Some fundamental standards have been established in terms of how to make a game. Throughout the years, many studios have experimented with different ideas to figure out what works and what doesn’t. The best way to make as few missteps as possible is to learn from others who have made similar works as yours. However, when you are making one of the first games for a brand-new console, that isn’t really an option. That was the unfortunate case for Lagoon.
The Role You Play
You play as the chosen warrior of light named Nasir. There is no explanation of how he achieved this title, but he lives up to the title throughout the game. He mainly fights with a sword, though it has a rather short range. He can also combine the effects of staffs and crystals for different spells. Each spell has a different element and strength depending on the components you have equipped. The spells work well, but there are not many opportunities to use them effectively.
Lagoon’s opening cutscene shows the titular Lagoon Castle rising into the air on a jet of water. Similarly, there is news that the drinking water in the kingdom has turned muddy and undrinkable. There have also been demons arriving on the outskirts of town Nasir must rise to the occasion and go on a quest to find the cause of the muddy water and bring pure water back to his people.
Lagoon has a top-down action-RPG combat system. You explore through maze-like dungeons and battle enemies along the way to gain experience and get stronger.
You occasionally need to find a key or other similar item to unlock doors and progress further. There are also sections where you have to jump over holes and gaps in the floor. Failing to do so can result in taking damage or dying instantly.
Lagoon is an extremely linear game. Every character you interact with will give you very straightforward instructions on where you are supposed to go next. The main impediment to your forward progress is the bosses. They can be challenging but most of the time, you can get past them with some perseverance, finding better items and equipment in the dungeons, or by just grinding experience incessantly. Overall, Lagoon can take anywhere from 4-7 hours to beat.
The music is very basic, even for what you would expect on a Super Nintendo soundtrack. Every song sounds very synthetic as if everything was played on a synthesizer. Most of the tracks have a melody and a bassline and little else. The tracks do a decent job of conveying a tone, but they don’t always match well with their surroundings. It all sounds rather interchangeable and each track could be easily swapped out with one another without making much of a difference.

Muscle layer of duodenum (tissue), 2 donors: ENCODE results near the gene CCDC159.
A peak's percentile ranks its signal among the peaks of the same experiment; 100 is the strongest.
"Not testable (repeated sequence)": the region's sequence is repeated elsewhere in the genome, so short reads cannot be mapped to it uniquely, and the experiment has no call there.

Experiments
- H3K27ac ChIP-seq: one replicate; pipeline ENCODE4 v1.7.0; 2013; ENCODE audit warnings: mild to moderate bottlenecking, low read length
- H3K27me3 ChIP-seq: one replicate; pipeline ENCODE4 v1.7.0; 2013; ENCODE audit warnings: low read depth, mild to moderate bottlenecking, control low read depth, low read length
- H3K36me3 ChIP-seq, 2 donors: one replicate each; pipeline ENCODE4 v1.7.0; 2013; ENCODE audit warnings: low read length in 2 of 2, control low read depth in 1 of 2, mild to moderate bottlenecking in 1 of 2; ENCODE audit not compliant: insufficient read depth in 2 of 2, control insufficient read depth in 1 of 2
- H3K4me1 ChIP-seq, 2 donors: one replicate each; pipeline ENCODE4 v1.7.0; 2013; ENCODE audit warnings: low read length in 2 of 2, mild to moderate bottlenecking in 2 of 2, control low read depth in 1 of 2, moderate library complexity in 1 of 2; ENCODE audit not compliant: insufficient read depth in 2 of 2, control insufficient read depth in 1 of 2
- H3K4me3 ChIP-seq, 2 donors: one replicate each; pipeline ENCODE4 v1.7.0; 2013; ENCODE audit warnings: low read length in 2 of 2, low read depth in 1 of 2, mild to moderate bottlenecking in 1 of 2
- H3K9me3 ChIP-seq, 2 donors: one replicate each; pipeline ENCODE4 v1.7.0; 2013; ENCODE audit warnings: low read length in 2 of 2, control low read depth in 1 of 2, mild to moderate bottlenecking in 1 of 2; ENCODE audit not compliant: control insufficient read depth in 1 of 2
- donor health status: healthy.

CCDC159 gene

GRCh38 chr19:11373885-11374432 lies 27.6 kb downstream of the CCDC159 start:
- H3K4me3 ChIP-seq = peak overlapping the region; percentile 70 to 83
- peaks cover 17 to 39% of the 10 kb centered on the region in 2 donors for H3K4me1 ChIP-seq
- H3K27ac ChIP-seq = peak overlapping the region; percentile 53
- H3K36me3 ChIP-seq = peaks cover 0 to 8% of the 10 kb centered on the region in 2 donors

One thing that is impossible not to notice when playing Lagoon is how small your sword is. It makes combat beyond frustrating, especially when your character is so large by comparison. It’s incredibly easy to try and approach an enemy and collide with it.
This is even worse with the bosses. While you can practice and gradually adjust to the smaller enemies, when you face the bosses it’s a whole different story. You not only have to avoid getting hit, but it can also be a struggle to find out how and where to specifically hit the boss with your sword. You are even further hampered by your peculiar inability to use magic spells during boss fights.
The Talking Parts
There is plenty of dialogue in Lagoon, but it is nothing special. The only real purpose it serves is to move the plot along or to provide information about quests or quest items. It carries no emotional weight or provides any worldbuilding of any kind.
There are a few more detailed cutscenes in the game that show off the Super Nintendo’s capabilities. However, these scenes are sporadic, they have no dialogue, and they really underdeliver.
Z…We’ve Reached the End. Anything Else?
Lagoon came out very early in the lifespan of the Super Nintendo. As a result, It is easy to see that it does not have much to take inspiration from. There are some pretty clear design flaws. The game lags when the screen becomes overcrowded with enemies. The proportions between Nasir and his sword are not great. These seem like simple design errors and anyone who has played a similar game that came out afterward would know to avoid making such mistakes. Because Lagoon came out early, it may have served as a cautionary tale for other developers to avoid making the same kinds of mistakes, and those games were better for it.
Lagoon feels like the Super Nintendo RPG that walked so others could run. It’s very easy to look at it, point out its flaws, and then point out another game that did the same thing better. It does have some historical significance, especially for being an early SNES RPG, but it doesn’t have anything more to offer than that.
Final Score: 3/10
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